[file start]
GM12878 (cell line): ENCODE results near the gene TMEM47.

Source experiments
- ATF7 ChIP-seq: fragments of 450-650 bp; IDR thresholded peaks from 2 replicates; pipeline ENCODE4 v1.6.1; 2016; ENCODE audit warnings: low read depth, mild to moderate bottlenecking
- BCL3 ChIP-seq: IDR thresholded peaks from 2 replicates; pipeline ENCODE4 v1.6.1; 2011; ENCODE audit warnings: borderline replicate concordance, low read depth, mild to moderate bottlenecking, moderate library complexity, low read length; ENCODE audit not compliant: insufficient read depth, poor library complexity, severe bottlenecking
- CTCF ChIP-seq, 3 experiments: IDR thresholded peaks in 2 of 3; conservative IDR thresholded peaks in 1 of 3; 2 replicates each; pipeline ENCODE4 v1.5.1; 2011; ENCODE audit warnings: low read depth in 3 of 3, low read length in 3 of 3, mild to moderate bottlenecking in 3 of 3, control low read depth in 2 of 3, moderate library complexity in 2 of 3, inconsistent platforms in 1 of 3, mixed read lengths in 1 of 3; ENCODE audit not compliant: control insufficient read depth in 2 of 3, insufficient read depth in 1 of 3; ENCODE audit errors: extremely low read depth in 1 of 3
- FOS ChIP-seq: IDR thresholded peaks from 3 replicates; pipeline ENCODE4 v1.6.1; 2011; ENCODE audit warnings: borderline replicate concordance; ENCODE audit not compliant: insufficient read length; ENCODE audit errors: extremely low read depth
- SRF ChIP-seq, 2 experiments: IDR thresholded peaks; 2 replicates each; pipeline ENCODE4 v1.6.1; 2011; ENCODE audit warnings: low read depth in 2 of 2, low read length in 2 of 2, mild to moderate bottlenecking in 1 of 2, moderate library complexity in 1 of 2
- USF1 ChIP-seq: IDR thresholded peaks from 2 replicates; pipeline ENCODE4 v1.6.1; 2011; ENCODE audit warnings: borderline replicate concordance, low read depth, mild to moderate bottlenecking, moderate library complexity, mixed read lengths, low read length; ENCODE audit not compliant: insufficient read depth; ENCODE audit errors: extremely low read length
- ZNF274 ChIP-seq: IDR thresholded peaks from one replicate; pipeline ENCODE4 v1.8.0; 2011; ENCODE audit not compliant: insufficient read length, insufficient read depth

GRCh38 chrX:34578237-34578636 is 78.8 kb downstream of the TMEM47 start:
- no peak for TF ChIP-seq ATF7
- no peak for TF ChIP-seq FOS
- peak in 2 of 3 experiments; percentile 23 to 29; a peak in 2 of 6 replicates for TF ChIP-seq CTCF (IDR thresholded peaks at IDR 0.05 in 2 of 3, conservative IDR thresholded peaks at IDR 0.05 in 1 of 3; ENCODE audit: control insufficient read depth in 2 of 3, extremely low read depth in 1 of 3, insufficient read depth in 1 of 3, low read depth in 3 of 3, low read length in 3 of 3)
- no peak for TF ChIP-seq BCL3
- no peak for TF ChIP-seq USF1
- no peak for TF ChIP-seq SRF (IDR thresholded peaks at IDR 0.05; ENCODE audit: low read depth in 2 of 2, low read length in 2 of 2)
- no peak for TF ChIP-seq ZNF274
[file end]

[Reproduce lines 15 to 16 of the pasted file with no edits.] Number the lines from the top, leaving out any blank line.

- no peak for TF ChIP-seq USF1
- no peak for TF ChIP-seq SRF (IDR thresholded peaks at IDR 0.05; ENCODE audit: low read depth in 2 of 2, low read length in 2 of 2)